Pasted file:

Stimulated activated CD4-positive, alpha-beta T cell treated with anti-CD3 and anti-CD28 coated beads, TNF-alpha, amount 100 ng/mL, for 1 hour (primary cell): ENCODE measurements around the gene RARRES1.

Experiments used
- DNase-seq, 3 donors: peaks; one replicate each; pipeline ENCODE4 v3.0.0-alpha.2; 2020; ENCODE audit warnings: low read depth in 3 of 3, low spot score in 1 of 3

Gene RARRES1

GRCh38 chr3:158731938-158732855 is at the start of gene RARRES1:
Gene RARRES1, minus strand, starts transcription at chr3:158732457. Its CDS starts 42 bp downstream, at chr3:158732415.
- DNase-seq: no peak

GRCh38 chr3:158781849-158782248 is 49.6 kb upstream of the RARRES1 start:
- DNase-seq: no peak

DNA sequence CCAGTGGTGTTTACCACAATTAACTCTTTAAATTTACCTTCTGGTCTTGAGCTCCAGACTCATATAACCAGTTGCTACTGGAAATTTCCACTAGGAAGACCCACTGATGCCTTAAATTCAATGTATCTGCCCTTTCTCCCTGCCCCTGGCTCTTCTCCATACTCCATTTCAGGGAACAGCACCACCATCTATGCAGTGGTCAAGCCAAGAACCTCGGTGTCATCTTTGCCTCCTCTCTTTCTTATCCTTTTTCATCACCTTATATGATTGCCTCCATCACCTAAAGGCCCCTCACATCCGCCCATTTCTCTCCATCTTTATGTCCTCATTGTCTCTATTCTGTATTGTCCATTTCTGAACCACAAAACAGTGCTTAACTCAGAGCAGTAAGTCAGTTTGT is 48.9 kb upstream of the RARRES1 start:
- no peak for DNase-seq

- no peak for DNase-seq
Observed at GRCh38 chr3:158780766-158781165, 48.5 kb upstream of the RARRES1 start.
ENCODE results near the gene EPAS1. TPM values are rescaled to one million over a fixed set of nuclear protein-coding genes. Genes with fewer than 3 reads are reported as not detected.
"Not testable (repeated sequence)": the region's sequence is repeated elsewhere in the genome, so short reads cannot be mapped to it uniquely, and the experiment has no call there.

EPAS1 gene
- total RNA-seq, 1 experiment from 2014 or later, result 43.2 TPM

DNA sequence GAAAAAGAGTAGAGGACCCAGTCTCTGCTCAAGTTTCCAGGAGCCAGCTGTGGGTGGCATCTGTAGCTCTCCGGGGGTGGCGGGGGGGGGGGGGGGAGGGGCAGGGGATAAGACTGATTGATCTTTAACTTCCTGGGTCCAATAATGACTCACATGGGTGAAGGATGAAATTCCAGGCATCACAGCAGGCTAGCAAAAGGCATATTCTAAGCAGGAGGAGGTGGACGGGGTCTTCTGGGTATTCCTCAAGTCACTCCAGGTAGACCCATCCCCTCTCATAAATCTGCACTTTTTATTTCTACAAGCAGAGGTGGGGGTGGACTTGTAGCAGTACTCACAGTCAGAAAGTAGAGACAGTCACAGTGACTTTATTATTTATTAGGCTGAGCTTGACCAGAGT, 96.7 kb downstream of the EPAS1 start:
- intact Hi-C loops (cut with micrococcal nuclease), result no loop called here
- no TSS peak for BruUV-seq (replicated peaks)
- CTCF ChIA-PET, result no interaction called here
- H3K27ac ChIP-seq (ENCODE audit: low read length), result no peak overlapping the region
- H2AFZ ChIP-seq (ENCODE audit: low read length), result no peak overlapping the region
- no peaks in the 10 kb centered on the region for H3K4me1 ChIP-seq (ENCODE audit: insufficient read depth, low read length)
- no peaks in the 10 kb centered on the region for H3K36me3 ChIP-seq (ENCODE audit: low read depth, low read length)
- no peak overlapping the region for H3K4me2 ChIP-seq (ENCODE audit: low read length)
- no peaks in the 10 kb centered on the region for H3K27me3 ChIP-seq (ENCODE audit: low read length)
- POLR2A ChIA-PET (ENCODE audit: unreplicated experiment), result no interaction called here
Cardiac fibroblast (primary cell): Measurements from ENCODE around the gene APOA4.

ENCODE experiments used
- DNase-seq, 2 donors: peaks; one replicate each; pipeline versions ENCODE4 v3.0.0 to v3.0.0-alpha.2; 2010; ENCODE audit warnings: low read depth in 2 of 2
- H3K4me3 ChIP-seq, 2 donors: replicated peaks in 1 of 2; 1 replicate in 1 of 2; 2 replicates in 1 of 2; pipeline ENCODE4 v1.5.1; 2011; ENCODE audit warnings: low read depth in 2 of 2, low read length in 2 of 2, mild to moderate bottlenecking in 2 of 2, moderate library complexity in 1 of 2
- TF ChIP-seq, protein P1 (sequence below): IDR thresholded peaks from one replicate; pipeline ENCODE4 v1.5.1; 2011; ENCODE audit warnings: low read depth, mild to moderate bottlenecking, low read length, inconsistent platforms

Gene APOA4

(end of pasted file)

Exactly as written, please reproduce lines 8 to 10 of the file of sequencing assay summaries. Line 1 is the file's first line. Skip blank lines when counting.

GRCh38 chr3:158781849-158782248 is 49.6 kb upstream of the RARRES1 start:
- DNase-seq: no peak

DNA sequence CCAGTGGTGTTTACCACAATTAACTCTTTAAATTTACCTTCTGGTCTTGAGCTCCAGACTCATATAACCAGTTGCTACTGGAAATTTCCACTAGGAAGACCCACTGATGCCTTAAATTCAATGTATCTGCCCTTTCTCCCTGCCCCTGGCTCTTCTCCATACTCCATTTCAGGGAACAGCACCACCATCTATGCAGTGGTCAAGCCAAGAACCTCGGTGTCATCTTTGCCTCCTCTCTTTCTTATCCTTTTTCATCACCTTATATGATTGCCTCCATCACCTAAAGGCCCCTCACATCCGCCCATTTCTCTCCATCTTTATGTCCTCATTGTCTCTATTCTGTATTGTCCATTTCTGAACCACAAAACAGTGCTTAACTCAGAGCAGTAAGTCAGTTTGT is 48.9 kb upstream of the RARRES1 start: